At the core of our explorations is the quest to know if life exists beyond Earth. The Planetary Society is a leader in the search for life on other worlds, whether intelligent or microbial. Our active projects: SETI Optical Telescope - Looking for laser signals beamed across the vastness of space. SETI Radio Searches - Huge radio dishes sift through nature's random noise for beacons from other civilizations.
If you or I ingest arsenic, well...it doesn't go so well. If you are, on the other hand, a certain species of bacterium from Mono Lake, California, ingesting this seemingly toxic metal is simple enough.
Frank Drake used the 85' radio telescope at Green Bank to conduct the first modern Search for Extraterrestrial Intelligence in 1960. Using a very simple receiver and no computers, he listened to each of two sunlike stars for 100 seconds. Call that unit 1 Ozma.
Today's sessions at the Ozma@50 conference stretched the mind as these multidisciplinary gatherings usually do.
Jon Lomberg repots from NRAO--the National Radio Astronomy Observatory-- in Greenbank, West Virginia on a SETI workshop marking the 50th anniversary of Project Ozma.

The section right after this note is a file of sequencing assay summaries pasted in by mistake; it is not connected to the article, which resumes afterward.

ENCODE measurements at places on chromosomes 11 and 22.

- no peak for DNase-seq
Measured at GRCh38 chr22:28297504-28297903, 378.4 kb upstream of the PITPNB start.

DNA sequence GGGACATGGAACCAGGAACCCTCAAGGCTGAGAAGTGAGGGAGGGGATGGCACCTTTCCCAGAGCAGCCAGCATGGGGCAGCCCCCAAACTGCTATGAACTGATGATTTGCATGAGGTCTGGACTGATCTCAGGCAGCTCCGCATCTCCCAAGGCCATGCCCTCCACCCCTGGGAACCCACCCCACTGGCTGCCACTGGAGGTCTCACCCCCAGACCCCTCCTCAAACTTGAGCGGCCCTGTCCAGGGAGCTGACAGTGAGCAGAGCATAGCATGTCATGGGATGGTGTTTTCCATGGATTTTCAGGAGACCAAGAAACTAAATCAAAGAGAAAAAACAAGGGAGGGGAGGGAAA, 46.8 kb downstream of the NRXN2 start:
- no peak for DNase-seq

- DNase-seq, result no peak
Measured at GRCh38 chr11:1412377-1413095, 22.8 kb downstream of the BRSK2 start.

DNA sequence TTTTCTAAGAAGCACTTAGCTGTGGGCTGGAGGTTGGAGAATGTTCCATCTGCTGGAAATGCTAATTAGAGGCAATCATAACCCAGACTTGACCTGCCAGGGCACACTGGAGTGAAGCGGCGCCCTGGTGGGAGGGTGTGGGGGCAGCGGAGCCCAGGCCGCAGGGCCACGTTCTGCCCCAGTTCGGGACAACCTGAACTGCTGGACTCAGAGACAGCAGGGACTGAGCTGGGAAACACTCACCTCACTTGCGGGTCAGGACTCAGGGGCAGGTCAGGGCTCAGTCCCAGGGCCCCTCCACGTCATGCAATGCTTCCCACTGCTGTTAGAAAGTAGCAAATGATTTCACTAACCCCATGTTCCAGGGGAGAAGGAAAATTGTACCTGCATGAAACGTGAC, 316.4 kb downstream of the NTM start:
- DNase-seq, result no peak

Planetary Society members have reason to celebrate today, with the on-line publication in Science of the discovery of a new pulsar by three citizen-scientists working with Einstein@home, a descendant of the SETI@home project.
Often, the phrase “next steps” has been known to describe things that don't actually happen. But for The Planetary Society's All-sky Optical SETI, it's different. Here's what's happened in the last year.
If you were a member of an alien civilization trying to communicate across the immeasurable distances of space, how would you go about it?
Just when SETI@home is celebrating its 10th anniversary, its older brother, Project SERENDIP, is getting a general makeover.
One of the youngest off-springs of SETI@home has been getting a great deal of attention recently. Known as the Quake-Catcher Network (QCN), this distributed computing project makes use of thousands of volunteers' computers to locate and track earthquakes.
In the beginning was SETI@home, the first large-scale volunteer computing project, launched in 1999 with seed money from The Planetary Society. Within months the project had millions of volunteers around the world joining to form the most powerful computer network ever assembled.